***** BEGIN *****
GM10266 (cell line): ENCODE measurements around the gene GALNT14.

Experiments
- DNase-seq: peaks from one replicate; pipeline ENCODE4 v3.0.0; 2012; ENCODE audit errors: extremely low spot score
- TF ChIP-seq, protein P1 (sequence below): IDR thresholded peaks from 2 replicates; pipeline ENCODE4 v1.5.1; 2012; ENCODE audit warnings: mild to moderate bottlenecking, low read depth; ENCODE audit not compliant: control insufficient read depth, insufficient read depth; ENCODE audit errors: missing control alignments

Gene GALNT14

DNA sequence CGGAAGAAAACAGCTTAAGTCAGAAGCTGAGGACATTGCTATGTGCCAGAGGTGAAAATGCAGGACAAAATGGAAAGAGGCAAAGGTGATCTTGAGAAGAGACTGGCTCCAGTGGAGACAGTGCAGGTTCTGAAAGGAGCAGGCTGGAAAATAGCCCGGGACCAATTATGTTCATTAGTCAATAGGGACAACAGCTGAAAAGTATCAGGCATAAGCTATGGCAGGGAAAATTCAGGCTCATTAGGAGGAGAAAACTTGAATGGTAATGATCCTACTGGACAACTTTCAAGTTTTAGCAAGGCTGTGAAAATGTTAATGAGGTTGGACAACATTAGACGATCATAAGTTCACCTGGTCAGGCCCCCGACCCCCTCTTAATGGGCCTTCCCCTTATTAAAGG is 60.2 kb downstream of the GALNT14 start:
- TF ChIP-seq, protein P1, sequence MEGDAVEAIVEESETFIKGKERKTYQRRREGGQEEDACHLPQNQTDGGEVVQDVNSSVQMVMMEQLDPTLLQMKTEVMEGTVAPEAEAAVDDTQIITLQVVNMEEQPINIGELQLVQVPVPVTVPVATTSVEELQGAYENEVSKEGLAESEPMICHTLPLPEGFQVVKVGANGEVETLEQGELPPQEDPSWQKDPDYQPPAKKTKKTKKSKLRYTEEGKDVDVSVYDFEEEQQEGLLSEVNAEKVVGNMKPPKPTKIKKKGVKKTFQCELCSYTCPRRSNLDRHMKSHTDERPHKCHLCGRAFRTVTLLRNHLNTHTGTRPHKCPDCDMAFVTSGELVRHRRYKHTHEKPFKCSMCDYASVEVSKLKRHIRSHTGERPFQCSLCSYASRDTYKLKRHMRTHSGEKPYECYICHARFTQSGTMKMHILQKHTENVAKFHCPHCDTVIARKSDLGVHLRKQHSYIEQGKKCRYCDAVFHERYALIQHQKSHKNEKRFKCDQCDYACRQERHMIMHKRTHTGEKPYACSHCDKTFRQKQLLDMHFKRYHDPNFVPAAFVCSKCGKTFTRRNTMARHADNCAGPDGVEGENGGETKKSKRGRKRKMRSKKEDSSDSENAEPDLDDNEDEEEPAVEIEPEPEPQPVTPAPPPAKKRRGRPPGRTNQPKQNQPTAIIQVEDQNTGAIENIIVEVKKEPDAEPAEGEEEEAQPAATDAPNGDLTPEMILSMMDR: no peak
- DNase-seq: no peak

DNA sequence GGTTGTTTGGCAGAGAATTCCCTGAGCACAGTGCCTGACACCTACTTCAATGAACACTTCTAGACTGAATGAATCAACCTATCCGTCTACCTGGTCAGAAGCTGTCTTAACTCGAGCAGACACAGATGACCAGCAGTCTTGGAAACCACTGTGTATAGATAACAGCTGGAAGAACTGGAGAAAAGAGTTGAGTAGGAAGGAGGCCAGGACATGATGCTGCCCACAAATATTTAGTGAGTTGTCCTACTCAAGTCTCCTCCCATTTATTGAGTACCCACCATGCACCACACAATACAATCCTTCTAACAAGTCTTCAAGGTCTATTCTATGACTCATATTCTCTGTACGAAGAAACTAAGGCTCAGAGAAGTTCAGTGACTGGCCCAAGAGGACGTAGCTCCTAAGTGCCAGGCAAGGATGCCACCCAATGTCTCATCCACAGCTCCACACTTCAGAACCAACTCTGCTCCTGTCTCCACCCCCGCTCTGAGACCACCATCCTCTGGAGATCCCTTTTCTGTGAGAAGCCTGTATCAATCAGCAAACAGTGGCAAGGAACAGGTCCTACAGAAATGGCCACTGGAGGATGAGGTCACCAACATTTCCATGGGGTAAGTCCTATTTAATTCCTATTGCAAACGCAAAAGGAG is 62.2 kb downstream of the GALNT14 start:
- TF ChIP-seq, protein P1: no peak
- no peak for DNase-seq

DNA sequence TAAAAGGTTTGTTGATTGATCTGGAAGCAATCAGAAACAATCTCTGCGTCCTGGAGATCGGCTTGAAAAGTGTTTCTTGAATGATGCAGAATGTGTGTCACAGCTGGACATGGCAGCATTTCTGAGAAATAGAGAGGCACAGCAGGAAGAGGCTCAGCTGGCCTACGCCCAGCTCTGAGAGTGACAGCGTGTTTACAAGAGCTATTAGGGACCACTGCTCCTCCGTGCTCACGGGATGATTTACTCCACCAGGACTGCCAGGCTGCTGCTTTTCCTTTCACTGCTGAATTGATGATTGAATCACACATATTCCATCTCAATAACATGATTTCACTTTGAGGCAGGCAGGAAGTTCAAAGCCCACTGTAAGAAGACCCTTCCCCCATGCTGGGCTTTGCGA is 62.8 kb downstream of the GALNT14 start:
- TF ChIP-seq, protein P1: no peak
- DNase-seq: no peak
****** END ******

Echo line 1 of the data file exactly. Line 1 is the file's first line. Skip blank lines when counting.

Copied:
GM10266 (cell line): ENCODE measurements around the gene GALNT14.